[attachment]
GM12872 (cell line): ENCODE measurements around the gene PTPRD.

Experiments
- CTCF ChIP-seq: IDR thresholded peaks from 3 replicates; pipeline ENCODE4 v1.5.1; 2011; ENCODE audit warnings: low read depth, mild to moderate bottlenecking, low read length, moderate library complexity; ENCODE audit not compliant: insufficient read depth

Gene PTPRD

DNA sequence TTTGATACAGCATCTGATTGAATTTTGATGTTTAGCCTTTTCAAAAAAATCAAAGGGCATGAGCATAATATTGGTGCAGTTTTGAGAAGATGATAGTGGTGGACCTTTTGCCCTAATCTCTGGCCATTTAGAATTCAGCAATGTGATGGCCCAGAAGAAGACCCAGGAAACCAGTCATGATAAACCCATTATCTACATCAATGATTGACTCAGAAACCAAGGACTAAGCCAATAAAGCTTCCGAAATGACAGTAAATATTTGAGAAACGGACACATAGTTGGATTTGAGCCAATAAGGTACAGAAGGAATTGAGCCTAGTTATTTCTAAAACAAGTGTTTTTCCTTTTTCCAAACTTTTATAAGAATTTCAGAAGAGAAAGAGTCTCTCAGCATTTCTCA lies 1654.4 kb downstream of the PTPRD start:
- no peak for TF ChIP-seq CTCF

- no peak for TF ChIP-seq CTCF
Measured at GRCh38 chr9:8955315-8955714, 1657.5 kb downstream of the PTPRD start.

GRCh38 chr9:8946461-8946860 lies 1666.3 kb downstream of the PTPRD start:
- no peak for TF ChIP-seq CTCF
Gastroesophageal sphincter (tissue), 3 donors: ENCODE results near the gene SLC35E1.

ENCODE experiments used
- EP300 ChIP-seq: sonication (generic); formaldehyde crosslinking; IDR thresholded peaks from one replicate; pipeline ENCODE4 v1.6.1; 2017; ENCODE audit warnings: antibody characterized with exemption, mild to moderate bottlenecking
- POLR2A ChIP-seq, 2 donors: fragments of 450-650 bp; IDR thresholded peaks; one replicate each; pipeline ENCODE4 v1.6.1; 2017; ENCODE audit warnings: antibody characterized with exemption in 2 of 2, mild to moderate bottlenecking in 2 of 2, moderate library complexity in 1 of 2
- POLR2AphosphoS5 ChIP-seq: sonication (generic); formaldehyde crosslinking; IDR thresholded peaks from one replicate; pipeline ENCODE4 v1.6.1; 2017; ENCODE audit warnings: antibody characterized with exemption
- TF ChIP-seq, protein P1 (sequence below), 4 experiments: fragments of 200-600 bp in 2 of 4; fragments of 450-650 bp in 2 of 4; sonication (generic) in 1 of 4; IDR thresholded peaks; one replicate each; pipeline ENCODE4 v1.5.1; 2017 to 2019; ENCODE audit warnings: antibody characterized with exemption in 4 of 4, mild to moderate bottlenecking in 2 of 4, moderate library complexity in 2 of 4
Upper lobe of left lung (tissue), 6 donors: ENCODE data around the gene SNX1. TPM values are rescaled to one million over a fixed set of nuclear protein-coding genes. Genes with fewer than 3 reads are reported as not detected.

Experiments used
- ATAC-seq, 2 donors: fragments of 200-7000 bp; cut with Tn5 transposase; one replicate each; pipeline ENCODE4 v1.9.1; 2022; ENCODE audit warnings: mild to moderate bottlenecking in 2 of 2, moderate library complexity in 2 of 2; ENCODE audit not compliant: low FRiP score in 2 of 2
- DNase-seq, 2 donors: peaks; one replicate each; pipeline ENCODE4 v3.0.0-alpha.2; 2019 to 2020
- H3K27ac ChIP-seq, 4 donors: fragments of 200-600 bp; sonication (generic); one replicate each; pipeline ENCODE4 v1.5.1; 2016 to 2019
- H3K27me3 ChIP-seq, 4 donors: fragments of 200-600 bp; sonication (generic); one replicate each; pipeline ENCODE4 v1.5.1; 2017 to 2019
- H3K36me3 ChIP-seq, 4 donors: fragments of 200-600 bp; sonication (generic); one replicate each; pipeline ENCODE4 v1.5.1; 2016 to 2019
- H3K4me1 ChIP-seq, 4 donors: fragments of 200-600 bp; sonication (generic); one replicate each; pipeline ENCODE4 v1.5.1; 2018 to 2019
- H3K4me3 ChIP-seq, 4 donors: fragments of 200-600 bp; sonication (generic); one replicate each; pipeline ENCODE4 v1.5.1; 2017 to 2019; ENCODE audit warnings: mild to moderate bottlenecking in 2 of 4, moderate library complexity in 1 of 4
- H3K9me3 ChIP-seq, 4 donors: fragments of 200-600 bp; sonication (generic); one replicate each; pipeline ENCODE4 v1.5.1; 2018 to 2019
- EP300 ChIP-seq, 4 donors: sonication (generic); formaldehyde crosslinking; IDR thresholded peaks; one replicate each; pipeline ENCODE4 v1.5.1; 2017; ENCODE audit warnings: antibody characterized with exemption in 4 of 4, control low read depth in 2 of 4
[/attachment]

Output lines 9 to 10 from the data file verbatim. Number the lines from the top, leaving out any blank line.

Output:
GRCh38 chr9:8946461-8946860 lies 1666.3 kb downstream of the PTPRD start:
- no peak for TF ChIP-seq CTCF